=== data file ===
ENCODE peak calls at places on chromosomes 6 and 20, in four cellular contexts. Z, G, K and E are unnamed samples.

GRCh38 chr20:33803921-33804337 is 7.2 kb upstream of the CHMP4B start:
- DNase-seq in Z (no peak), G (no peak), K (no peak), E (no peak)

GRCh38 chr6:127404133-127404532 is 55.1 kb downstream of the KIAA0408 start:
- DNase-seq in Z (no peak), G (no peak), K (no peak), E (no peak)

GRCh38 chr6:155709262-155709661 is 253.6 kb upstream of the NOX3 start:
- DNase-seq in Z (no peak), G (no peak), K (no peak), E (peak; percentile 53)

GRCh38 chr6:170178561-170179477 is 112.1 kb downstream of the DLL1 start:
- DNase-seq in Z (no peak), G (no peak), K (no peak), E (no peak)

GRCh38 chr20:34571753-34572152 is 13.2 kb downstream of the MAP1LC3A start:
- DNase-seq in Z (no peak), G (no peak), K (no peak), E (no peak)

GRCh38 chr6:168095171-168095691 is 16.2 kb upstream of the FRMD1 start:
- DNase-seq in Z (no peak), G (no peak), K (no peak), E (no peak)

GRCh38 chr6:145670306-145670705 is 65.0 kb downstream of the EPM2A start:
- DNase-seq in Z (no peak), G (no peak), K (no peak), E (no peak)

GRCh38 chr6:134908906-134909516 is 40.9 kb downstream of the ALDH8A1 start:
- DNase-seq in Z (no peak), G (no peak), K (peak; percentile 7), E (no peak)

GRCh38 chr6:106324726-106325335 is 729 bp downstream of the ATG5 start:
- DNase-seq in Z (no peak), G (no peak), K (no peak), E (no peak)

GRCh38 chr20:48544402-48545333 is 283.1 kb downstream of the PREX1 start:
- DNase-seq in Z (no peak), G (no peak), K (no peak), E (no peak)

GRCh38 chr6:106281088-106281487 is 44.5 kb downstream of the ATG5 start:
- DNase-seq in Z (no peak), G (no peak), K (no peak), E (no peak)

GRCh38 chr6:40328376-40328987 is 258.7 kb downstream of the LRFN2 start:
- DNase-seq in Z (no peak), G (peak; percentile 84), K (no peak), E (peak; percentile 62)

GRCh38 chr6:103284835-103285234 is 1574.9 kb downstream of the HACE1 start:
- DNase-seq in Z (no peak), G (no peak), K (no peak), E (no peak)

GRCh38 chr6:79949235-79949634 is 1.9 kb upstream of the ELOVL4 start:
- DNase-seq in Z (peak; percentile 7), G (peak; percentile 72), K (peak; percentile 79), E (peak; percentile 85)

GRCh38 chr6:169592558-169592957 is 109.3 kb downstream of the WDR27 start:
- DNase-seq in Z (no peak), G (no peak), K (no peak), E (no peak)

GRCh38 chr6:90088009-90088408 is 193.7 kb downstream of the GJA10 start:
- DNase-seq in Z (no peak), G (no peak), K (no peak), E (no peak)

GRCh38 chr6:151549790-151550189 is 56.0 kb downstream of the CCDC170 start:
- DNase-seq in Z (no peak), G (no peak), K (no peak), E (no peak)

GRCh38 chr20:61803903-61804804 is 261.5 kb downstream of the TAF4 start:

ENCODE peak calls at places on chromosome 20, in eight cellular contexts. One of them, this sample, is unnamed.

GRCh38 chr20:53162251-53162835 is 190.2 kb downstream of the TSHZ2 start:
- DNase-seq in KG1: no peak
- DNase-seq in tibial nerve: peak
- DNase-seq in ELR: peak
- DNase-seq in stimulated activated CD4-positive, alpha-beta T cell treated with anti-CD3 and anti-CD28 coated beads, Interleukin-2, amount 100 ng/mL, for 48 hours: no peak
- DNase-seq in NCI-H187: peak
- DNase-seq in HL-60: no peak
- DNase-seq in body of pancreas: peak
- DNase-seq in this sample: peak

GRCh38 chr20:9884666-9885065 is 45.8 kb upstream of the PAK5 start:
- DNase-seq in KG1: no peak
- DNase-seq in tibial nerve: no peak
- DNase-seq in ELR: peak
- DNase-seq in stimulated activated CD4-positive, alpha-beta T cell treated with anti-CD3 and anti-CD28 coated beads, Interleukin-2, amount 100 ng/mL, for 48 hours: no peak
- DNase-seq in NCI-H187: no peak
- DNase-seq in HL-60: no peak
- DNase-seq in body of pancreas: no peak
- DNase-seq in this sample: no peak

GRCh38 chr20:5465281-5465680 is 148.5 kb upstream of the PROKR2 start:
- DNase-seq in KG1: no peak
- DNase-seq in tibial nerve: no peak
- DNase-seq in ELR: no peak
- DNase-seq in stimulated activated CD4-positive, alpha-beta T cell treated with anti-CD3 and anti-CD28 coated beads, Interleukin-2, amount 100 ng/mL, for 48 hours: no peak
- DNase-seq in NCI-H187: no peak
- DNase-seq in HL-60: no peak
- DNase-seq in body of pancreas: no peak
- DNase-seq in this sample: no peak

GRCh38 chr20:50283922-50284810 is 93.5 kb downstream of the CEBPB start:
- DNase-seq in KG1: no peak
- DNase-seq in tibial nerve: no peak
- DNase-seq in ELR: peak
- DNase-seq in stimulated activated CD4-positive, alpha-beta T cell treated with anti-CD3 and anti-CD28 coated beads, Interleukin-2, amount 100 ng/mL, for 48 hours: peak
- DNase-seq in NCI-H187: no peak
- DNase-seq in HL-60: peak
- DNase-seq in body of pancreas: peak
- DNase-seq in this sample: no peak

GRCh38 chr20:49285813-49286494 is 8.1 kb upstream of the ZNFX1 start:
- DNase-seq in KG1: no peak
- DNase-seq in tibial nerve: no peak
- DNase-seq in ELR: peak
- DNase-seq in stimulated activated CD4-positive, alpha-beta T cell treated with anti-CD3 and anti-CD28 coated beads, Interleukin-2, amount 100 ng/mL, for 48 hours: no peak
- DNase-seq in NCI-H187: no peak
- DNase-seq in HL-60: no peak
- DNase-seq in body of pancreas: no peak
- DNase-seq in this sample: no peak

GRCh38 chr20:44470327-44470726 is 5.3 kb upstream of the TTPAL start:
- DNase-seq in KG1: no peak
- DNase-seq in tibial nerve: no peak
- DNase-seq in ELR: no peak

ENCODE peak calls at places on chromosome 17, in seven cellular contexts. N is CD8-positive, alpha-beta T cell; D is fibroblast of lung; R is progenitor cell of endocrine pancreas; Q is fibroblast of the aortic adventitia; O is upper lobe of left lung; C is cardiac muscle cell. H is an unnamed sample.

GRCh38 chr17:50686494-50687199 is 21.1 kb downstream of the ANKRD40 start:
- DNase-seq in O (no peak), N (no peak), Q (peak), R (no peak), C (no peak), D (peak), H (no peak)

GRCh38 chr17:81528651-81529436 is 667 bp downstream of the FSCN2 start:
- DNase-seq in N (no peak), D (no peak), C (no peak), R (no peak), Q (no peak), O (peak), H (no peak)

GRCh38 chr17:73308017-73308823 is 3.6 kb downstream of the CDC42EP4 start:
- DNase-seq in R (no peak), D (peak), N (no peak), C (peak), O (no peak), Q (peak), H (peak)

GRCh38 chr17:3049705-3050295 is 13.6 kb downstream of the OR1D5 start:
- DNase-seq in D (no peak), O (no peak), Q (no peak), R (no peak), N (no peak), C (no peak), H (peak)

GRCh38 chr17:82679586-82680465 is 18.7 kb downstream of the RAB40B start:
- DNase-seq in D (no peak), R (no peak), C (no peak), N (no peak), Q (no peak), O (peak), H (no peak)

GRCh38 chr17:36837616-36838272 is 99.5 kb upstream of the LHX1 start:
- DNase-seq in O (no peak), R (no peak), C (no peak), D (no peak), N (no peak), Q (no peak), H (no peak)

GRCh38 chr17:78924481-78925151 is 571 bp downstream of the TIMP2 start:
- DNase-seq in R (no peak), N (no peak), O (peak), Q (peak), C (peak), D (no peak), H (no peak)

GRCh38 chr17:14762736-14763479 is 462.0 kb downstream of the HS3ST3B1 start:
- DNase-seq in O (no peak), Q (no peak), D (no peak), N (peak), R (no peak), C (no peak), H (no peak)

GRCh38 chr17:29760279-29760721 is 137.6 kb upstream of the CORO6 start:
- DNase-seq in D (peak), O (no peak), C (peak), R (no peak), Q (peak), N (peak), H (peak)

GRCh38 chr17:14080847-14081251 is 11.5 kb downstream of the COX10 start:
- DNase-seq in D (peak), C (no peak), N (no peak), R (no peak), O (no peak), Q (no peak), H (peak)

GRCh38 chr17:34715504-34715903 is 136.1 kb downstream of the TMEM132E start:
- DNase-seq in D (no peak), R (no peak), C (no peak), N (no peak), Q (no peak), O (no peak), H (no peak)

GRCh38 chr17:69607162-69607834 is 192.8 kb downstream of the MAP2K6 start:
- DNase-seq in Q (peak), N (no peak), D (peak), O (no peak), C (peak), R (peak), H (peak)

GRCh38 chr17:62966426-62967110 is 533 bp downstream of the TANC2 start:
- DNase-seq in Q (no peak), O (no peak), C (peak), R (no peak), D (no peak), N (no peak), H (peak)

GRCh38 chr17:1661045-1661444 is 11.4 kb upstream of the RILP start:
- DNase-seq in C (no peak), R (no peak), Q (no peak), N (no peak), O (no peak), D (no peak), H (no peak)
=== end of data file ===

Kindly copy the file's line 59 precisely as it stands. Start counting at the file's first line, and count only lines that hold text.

- DNase-seq in ELR: no peak